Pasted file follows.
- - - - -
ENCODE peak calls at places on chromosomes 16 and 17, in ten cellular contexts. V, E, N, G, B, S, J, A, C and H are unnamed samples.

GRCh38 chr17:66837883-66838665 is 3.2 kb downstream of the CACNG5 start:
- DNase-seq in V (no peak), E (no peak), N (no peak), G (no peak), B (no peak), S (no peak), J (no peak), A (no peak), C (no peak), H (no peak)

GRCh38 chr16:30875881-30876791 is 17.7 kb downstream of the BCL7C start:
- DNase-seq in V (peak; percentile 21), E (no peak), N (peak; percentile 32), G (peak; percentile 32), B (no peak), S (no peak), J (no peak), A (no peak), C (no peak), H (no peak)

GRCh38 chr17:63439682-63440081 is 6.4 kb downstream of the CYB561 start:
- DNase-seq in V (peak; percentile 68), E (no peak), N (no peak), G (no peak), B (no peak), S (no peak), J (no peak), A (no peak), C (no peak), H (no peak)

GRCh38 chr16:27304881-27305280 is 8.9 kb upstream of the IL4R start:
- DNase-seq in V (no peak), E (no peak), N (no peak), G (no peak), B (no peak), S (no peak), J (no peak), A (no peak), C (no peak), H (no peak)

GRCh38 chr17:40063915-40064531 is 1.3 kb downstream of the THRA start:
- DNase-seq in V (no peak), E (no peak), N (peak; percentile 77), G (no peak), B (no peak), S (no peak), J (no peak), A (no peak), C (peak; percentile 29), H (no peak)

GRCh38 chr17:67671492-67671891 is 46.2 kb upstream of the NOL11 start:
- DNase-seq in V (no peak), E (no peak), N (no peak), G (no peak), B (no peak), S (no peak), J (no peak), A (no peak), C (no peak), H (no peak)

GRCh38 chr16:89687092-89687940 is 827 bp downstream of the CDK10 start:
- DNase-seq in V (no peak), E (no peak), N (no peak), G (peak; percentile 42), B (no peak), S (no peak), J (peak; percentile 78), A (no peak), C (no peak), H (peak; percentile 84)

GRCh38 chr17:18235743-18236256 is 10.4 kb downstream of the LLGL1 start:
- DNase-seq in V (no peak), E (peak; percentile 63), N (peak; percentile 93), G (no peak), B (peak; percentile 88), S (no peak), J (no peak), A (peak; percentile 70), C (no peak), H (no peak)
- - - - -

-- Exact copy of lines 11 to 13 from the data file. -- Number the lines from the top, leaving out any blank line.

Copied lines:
- DNase-seq in V (no peak), E (no peak), N (peak; percentile 77), G (no peak), B (no peak), S (no peak), J (no peak), A (no peak), C (peak; percentile 29), H (no peak)

GRCh38 chr17:67671492-67671891 is 46.2 kb upstream of the NOL11 start:
- DNase-seq in V (no peak), E (no peak), N (no peak), G (no peak), B (no peak), S (no peak), J (no peak), A (no peak), C (no peak), H (no peak)